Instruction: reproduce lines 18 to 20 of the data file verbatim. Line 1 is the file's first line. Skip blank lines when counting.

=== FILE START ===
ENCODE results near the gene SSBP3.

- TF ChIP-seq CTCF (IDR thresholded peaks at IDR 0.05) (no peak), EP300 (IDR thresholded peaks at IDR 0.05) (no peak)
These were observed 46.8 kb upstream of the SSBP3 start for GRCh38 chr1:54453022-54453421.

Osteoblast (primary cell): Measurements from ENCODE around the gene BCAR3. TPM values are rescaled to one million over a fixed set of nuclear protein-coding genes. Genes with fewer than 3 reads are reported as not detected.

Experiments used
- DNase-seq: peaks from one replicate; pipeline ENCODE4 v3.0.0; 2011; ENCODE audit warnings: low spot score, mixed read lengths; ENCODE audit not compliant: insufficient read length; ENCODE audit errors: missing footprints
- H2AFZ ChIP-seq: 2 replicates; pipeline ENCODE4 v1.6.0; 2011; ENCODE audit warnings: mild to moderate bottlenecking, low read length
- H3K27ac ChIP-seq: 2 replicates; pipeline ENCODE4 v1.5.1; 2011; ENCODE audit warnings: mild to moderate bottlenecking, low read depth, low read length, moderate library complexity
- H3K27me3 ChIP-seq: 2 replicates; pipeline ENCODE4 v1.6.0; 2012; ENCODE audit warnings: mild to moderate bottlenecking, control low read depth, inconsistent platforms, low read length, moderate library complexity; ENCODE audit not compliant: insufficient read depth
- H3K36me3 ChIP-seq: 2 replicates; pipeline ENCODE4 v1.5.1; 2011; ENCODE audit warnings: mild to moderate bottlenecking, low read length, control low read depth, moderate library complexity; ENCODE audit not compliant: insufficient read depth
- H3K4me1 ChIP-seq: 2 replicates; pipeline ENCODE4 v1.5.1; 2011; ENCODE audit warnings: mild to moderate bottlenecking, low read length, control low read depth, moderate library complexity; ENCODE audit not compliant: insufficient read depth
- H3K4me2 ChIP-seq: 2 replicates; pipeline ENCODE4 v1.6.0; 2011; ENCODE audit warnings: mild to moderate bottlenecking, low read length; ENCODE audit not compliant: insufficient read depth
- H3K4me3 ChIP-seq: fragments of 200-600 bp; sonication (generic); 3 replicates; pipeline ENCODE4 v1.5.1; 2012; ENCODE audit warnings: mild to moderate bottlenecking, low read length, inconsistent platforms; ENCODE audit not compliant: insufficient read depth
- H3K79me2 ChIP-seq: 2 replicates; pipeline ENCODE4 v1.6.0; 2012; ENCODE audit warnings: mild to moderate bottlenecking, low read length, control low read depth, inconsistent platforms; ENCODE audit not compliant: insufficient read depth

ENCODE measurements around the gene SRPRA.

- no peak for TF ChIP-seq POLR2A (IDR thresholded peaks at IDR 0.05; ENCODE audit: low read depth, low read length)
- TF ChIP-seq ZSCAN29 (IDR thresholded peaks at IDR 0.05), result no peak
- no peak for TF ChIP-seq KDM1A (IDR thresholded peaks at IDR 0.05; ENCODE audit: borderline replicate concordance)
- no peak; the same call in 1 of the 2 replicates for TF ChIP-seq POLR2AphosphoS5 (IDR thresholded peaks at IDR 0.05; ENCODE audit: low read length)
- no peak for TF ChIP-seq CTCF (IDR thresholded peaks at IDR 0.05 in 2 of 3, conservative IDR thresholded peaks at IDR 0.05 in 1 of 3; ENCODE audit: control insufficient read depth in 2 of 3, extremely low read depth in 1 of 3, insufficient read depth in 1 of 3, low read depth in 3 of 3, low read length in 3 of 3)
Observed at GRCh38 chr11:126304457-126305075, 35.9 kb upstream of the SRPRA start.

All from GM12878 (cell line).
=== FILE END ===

- no peak for TF ChIP-seq KDM1A (IDR thresholded peaks at IDR 0.05; ENCODE audit: borderline replicate concordance)
- no peak; the same call in 1 of the 2 replicates for TF ChIP-seq POLR2AphosphoS5 (IDR thresholded peaks at IDR 0.05; ENCODE audit: low read length)
- no peak for TF ChIP-seq CTCF (IDR thresholded peaks at IDR 0.05 in 2 of 3, conservative IDR thresholded peaks at IDR 0.05 in 1 of 3; ENCODE audit: control insufficient read depth in 2 of 3, extremely low read depth in 1 of 3, insufficient read depth in 1 of 3, low read depth in 3 of 3, low read length in 3 of 3)